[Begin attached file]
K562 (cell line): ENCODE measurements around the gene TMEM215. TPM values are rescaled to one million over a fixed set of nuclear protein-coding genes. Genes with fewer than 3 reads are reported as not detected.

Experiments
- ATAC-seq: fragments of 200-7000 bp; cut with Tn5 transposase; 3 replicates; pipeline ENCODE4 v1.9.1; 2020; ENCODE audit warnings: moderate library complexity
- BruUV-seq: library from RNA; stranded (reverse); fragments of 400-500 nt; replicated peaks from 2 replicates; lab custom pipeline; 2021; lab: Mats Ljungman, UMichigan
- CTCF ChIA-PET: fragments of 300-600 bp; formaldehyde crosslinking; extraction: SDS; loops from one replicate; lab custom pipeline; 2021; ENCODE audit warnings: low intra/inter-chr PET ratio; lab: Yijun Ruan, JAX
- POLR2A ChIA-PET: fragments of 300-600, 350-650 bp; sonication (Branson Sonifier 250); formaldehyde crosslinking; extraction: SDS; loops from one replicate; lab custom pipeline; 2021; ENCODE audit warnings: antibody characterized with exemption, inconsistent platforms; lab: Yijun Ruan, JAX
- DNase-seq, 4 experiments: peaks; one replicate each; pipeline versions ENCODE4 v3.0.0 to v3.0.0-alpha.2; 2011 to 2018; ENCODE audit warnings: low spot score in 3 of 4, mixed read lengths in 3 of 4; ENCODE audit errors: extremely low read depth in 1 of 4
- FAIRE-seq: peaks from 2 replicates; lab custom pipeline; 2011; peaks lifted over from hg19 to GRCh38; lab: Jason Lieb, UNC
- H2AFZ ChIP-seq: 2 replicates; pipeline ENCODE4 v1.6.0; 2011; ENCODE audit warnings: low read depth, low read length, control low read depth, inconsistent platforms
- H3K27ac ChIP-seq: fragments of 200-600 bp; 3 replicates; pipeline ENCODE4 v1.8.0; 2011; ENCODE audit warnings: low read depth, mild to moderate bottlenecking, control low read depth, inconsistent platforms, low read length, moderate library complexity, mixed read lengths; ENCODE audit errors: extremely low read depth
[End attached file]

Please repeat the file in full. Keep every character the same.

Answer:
K562 (cell line): ENCODE measurements around the gene TMEM215. TPM values are rescaled to one million over a fixed set of nuclear protein-coding genes. Genes with fewer than 3 reads are reported as not detected.

Experiments
- ATAC-seq: fragments of 200-7000 bp; cut with Tn5 transposase; 3 replicates; pipeline ENCODE4 v1.9.1; 2020; ENCODE audit warnings: moderate library complexity
- BruUV-seq: library from RNA; stranded (reverse); fragments of 400-500 nt; replicated peaks from 2 replicates; lab custom pipeline; 2021; lab: Mats Ljungman, UMichigan
- CTCF ChIA-PET: fragments of 300-600 bp; formaldehyde crosslinking; extraction: SDS; loops from one replicate; lab custom pipeline; 2021; ENCODE audit warnings: low intra/inter-chr PET ratio; lab: Yijun Ruan, JAX
- POLR2A ChIA-PET: fragments of 300-600, 350-650 bp; sonication (Branson Sonifier 250); formaldehyde crosslinking; extraction: SDS; loops from one replicate; lab custom pipeline; 2021; ENCODE audit warnings: antibody characterized with exemption, inconsistent platforms; lab: Yijun Ruan, JAX
- DNase-seq, 4 experiments: peaks; one replicate each; pipeline versions ENCODE4 v3.0.0 to v3.0.0-alpha.2; 2011 to 2018; ENCODE audit warnings: low spot score in 3 of 4, mixed read lengths in 3 of 4; ENCODE audit errors: extremely low read depth in 1 of 4
- FAIRE-seq: peaks from 2 replicates; lab custom pipeline; 2011; peaks lifted over from hg19 to GRCh38; lab: Jason Lieb, UNC
- H2AFZ ChIP-seq: 2 replicates; pipeline ENCODE4 v1.6.0; 2011; ENCODE audit warnings: low read depth, low read length, control low read depth, inconsistent platforms
- H3K27ac ChIP-seq: fragments of 200-600 bp; 3 replicates; pipeline ENCODE4 v1.8.0; 2011; ENCODE audit warnings: low read depth, mild to moderate bottlenecking, control low read depth, inconsistent platforms, low read length, moderate library complexity, mixed read lengths; ENCODE audit errors: extremely low read depth